When Andrew got home from Iris’s shop, Olivia was sitting on the stone wall in the backyard, watching Mia as she played with a ball on the half frozen grass. She wore a heavy sweatshirt and her normally neat hair was tangled in the wind as it hung over her face.
“Hey, Liv,” he said as he walked over.
She looked up slowly. “Hey.”
Olivia shrugged. “Yeah.”
“He went in to get Mia’s soccer net.”
“Footy in December?”
She shrugged again. He sat down next to her, debating whether he should tell her he saw Iris. He’d only seen her for a few minutes this morning. Once he’d woken up to the sound of her and Celine talking, both he and Cleo had decided to give her privacy. By the time he’d come out, she was in the shower and he’d been on his way to talk down Roman and go see Iris himself.
That conversation could wait. They sat quietly, watching Mia as she created her own elaborate game, the rules of which he couldn’t even picture.
Noah came out of the shed a moment later with a tiny football net. He set it on the wet grass, then showed Mia how to kick the ball in. Something lifted in Andrew’s chest as he saw Noah kicking the tiny ball with his enormous legs. The ball missed the net by a mile and Noah gave an exaggerated groan that set Mia laughing. Then she took the ball and was off, trying to kick it into the net herself.
“Keep practicing, you’ll get it someday,” Andrew called.
Noah gave him a lopsided grin. “She’ll be my coach,” he said as he walked over to the wall. “What are you up to?”
“Just had some errands to run.”
“You talked to Iris, didn’t you?” Olivia asked.
Busted. “Uh, yeah.”
“Did she have a reason?”
“Not anything satisfactory,” Andrew said. “She’s sorry.”
“Good,” Noah said.
“I should get Mia inside,” Olivia said. “It’s getting cold. And it’s safer in there.”
Andrew and Noah exchanged a look. “There’s protections out here too,” Noah said. “Whatever Celine was doing, she had me bring her to the property line.”
“Are you sure?”
Andrew didn’t like the fear he saw in Olivia’s eyes. She was trying to hide it, but it was obvious.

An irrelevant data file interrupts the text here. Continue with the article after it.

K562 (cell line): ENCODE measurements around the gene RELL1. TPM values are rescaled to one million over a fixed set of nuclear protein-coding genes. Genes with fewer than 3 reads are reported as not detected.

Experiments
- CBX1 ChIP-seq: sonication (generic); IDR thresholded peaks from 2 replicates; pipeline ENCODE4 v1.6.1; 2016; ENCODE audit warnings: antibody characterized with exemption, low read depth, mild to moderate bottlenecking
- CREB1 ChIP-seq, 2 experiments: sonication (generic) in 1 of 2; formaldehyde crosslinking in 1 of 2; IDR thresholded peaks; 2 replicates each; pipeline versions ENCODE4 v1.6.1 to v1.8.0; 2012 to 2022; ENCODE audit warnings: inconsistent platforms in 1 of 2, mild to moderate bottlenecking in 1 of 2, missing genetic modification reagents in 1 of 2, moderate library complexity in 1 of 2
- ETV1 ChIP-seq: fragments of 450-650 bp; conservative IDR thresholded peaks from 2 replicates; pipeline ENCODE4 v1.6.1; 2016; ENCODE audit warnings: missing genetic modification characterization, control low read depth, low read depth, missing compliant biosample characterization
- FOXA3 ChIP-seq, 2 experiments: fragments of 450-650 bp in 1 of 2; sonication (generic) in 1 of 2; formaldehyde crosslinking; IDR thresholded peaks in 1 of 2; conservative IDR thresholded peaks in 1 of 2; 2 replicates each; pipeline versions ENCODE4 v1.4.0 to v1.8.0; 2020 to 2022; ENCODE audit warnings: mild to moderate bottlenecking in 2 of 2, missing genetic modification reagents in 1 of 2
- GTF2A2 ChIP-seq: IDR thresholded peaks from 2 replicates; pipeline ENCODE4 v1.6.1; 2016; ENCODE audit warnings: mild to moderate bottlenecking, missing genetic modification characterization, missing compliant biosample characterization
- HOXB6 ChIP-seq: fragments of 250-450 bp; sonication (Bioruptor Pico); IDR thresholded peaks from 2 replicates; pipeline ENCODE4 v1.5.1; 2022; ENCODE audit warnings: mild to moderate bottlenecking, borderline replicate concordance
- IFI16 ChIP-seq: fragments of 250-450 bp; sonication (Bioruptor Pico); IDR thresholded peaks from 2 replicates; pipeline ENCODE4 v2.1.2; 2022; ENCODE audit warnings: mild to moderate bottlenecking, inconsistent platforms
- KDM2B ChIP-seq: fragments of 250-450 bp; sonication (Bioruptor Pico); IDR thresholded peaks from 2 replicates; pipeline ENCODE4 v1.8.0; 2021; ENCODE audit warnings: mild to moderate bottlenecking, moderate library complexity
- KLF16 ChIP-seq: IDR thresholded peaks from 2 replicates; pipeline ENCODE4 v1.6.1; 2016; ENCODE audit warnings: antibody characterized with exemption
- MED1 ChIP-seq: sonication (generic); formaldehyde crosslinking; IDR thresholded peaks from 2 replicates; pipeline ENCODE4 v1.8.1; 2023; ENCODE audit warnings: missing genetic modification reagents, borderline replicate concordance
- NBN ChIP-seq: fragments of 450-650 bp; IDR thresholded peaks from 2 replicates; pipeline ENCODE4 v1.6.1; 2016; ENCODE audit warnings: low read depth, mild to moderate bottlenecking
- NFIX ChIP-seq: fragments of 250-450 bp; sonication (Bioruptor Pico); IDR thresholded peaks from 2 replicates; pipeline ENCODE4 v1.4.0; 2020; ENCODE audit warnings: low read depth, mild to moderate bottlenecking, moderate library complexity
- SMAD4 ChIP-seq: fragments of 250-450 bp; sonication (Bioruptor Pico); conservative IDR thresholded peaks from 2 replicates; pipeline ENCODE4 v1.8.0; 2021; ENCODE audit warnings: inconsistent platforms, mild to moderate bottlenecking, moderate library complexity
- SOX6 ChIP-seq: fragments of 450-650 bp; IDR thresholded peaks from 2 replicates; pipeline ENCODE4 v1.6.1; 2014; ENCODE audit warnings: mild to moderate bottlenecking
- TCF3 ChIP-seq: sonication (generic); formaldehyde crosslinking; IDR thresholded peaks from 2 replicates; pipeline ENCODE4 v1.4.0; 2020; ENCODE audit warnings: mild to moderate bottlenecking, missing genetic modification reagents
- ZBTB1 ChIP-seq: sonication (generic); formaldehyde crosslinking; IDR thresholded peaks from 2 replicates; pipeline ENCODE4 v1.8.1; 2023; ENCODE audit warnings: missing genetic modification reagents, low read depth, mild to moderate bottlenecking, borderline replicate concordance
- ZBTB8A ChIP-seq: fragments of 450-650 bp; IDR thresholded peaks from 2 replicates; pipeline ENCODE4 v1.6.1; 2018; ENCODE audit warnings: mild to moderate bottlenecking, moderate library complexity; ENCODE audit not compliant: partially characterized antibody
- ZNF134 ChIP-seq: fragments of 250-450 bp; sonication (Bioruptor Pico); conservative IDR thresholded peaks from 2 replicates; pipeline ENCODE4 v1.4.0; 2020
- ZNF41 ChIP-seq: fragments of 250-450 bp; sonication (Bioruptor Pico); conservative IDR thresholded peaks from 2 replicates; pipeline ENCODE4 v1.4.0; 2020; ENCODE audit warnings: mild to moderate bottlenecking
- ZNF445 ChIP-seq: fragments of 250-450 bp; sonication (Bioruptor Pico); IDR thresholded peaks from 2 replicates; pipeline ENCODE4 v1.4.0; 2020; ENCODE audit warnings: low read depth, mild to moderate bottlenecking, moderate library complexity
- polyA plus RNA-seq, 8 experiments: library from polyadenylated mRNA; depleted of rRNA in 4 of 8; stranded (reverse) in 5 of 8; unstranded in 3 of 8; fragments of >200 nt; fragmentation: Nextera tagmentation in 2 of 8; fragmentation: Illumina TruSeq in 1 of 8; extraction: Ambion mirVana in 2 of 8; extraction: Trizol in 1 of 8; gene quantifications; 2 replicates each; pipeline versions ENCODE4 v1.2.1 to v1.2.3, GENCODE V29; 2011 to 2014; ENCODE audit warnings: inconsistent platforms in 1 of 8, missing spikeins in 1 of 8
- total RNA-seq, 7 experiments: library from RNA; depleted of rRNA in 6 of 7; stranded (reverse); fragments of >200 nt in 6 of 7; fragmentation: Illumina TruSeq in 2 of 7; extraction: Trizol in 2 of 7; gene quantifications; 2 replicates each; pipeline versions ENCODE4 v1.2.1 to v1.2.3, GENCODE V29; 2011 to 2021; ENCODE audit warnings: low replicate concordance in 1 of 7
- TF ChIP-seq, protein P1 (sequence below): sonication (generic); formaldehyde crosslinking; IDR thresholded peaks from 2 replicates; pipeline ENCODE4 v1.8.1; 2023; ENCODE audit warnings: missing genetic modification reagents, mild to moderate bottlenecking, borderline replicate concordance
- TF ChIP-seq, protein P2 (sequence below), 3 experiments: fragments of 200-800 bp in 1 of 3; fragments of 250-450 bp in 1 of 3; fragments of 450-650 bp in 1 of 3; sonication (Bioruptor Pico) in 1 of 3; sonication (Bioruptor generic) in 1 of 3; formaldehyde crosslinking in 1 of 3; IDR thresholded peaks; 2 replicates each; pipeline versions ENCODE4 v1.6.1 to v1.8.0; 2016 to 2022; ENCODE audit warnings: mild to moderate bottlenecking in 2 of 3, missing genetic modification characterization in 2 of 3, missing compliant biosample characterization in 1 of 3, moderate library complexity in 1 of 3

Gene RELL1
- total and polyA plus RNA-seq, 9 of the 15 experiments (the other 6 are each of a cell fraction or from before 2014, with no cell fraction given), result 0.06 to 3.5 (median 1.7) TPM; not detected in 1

“I’m sure,” he said. “I froze my ass off out here with her, making sure it was right.”
“Sorry,” Olivia said. “I know it’s ridiculous. It’s just-”
“It’s not,” Andrew said quickly. “If you want to go in, I can take Mia for a bit.”
Olivia looked hesitant. But the decision was made for her when Mia walked over. “Diaper,” she said, staring up at Olivia.
“I got her,” Noah said, picking her up.
They made their way into the house, closing the door firmly behind them. Olivia locked the door, then unlocked it and locked it again. She did it twice before she seemed satisfied.
Andrew still felt unsettled and angry, but he wasn’t sure where to go from here. Part of him wanted to try and convince Liv and Noah to move away from here. Sell the house and get the hell out of town. But would that even make a difference? In the thousandth of a fraction of a percent chance they’d do it? It wasn’t like spirits were unique to New Winslow. Olivia could settle down in any town and still wind up with spirits harassing her at every moment. And this was assuming they got out of here at all. Sure, Andrew would be left behind for now, but he’d get out eventually. He had to, right?
“What are you thinking about?”
Noah’s voice was low as he walked back into the kitchen. Olivia had gone into the living room and Mia was right behind her, toddling after like a baby duck. And now Noah was looking at him with that intense concentration Andrew had forgotten he was capable of.
Andrew shook his head. “Nothing realistic,” he said.
Noah raised an eyebrow. “Try me.”
Andrew took a breath, hesitating for a second. Then he let it out slowly. “I was thinking about whether it’d be any safer if Liv left town for a little while.”
He was on dangerous ground and he knew it. Too much history, too many emotions. And he caught the flash of emotion on Noah’s face before he could hide it. “I don’t think so,” he continued quickly, before Noah could say anything. “It’s not the curse, it’s the spirits. And as much as I want to blame New Winslow for everything wrong with the world, I don’t think the town is the problem here.”
He wished he could read Noah’s expression. He’d been so much more open when they were kids, Andrew had barely ever had to try. But after a few tense seconds, Noah nodded. “That’s true,” he said. “Boston’s probably loaded with ghosts.”
Andrew couldn’t hold back the surprised bark of laughter. “From what I’ve heard,” he said. “I try not to focus on the more, er, metaphysical side of life when I’m not trapped in a cursed town.”
How was he possibly joking about this? And with Noah, of all people?
“When she told me about it, I was stunned,” he continued. “To the point that she thought I didn’t believe her. And it wasn’t that I didn’t, I just couldn’t connect to it right away, you know?”
Noah grimaced. “I was drunk and half-asleep,” he said, a trace of bitterness in his voice. “But I remember waking up to her talking to someone in her bedroom. I couldn’t see the other person, but it was surreal.”
“How did it get so bad so fast?”
There was a hint of shame on Noah’s face as Andrew realized he’d shoved his foot in his mouth. “I mean Liv,” he amended quickly. “This all started this year and now she’s strong enough to physically interact? What the hell?”
“I don’t know,” Noah said, grimacing. “I just hope that the measures Celine took are strong enough to keep it from happening again.”